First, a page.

Thursday, December 29, 2011
Ibbetson Street Press/Endicott College: An Affiliation. A Literary Community.
By Doug Holder
I have always been a proponent of a literary community to nurture young writers. Many a graduate of MFA programs have told me that the most important part of their experience was the community they were involved in for a couple of years. The chance to be with folks of their ilk and sensibility in a creative environment was at the top of their list. So I had this in mind when the affiliation between Endicott College and the Ibbetson Street Press of Somerville, Mass. was formed in Sept. 2010. The mission of the affiliation as we see it is to connect students with the greater Boston area literary scene, involve them in writing book reviews, interviews, and poetry, as well as literary activism--to make them solid literary citizens.
Since the affiliation has started at Endicott we have begun a Visiting Author Series that has connected students with prominent literary figures in the community. Boston Poet Laureate Sam Cornish, Vivian Shipley ( Editor of the Connecticut Review),Gary Metras ( Founder of the Adastra Press), Mark Pawlak ( Hanging Loose Press), Luke Salisbury, (The Answer is Baseball) poets Miriam Levine, Bert Stern,(Steerage) and Tom Daley have appeared. Upcoming features include: De Witt Henry (Founder of Ploughshares Magazine) and performance artist Michael Mack. We have also had writers in the classroom like Timothy Gager, Gloria Mindock, Jennifer Jean, Zvi A. Sesling, Steve Glines, Li Min Mo, January O'Neil and Paul Steven Stone. Students have and will be given the opportunity to network with these people and in some cases interview them (The Endicott Observer has on a number of occasions) as well as explore internship opportunities.
Students have also been involved with the Ibbetson Street magazine as well. Katie Clarke, an English major, interviewed Pulitzer Prize winning poet Maxine Kumin for one issue, and we plan to have another student interview acclaimed poet Marge Piercy for the June 2012 issue.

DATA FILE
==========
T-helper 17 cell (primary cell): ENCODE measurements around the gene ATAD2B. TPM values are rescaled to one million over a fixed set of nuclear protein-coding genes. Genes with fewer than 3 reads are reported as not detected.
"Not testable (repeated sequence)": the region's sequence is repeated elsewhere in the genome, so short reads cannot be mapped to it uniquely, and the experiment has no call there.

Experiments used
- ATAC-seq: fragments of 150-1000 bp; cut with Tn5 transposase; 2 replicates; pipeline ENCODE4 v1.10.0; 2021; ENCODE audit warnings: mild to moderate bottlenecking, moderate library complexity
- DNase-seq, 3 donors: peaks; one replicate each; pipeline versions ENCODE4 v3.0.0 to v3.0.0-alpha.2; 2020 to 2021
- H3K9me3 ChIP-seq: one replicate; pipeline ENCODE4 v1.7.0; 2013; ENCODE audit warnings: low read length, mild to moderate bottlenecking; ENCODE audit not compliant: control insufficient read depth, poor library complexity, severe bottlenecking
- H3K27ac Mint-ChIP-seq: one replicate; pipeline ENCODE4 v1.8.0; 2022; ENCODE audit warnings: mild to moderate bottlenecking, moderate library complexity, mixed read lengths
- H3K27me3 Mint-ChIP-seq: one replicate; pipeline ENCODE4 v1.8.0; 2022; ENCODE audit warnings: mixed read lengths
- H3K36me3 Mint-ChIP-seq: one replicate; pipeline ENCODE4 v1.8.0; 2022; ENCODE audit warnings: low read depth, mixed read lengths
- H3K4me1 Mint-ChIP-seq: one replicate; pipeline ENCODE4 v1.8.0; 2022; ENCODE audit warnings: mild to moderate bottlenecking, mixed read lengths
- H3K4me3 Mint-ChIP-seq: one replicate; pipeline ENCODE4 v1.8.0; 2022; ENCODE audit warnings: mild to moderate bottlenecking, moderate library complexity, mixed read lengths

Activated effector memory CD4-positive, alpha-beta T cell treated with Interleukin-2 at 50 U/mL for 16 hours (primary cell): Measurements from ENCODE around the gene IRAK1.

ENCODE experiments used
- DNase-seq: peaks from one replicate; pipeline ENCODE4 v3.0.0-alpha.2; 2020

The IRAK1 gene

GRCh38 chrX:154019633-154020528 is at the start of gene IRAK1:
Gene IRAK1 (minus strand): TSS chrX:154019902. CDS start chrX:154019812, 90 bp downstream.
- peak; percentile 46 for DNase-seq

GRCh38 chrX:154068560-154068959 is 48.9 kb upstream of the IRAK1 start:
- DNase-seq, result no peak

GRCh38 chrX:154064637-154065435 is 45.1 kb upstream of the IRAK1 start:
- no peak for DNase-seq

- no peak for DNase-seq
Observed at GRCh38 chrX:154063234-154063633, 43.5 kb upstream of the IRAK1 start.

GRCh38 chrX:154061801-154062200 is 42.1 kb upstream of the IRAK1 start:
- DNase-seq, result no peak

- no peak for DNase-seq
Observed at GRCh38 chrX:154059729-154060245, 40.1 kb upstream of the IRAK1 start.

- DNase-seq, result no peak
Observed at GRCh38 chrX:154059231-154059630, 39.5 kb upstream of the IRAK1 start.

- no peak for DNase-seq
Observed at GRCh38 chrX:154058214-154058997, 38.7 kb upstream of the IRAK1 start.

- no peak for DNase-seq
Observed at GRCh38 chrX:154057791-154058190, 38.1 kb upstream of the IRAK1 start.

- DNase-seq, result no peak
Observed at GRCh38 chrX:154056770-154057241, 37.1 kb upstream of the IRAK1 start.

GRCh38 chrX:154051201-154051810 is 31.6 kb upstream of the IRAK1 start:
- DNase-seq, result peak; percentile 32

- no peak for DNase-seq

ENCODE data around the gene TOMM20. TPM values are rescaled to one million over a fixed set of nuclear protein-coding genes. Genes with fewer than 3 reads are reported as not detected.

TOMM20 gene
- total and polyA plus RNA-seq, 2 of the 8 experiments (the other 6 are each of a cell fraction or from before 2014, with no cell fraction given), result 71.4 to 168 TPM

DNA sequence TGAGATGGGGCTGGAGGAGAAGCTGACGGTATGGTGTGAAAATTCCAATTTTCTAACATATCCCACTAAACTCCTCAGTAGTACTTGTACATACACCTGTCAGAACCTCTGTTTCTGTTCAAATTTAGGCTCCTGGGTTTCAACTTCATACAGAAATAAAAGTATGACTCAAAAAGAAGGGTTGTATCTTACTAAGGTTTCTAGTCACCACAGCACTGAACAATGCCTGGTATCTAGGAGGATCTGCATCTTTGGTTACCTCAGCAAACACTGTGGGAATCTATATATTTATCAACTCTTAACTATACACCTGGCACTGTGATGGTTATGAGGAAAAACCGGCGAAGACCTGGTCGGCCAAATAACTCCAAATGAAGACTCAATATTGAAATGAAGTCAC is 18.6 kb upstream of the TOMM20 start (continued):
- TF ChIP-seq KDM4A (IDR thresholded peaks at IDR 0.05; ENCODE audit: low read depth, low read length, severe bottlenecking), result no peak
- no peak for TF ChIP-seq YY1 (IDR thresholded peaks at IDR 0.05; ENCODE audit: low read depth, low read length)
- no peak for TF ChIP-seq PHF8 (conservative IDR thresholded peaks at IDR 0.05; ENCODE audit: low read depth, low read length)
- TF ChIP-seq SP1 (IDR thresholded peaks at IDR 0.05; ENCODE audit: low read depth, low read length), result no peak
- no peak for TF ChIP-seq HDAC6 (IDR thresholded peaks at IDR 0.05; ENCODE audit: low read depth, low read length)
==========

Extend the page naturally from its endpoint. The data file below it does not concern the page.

An offshoot of the Ibbetson Street Press is a well-known literary blog the Boston Area Small Press and Poetry Scene. Here poetry, fiction and prose works from the large world of the small press are reviewed. English majors have reviewed books by such authors as Tom Perrotta, Lois Ames ( Who wrote the Notes to Plath's Bell Jar), and other poets and writers. These reviews are read by a significant swath of the literary community.
It is important for students to see their work in print. I am a columnist and Arts Editor for The Somerville News, as well as the Book Review Editor for the Wilderness House Literary Review. In that capacity I have published high quality poetry, prose, and reviews from Endicott students. I have worked with students to make sure their pieces are ready to be published. I have also published poetry by faculty as well, which includes a number of accomplished poets such as Dan Sklar, Margaret Young, Deborah Finkelstein, and Abigail Bottome to name a few. It is good for students to be aware there are a number practitioners of the art in their midst.
Ibbetson Street has long realized the importance of libraries for the "center to hold" in a literary community. For that reason I have worked with the Halle library, its director Brian Courtemanche, as well as the Dean of Humanities Mark Herlihy,and Professor Dan Sklar ( Both of whom are instrumental in all aspects of the affiliation) to create a small press collection in the tradition of the University of Buffalo, Brown University, and the University of Wisconsin/Madison. We have received a large number of books from regional, national, and even international authors that are being entered into the catalog as we speak.
Another component that the affiliation offers are internship opportunities. Students have been introduced to people affiliated with the famed Grolier Poetry Book Shop in Harvard Square, Hanging Loose Press ( U/Mass Boston), Mass. Poetry Festival, MassLeap, and other organizations and prominent writers in the vicinity.
Our hope through all of this is to create a vibrant literary community for students. We want a place where students will grow as writers, as well as explore tangible opportunities as working writers that they will use long after they leave the campus.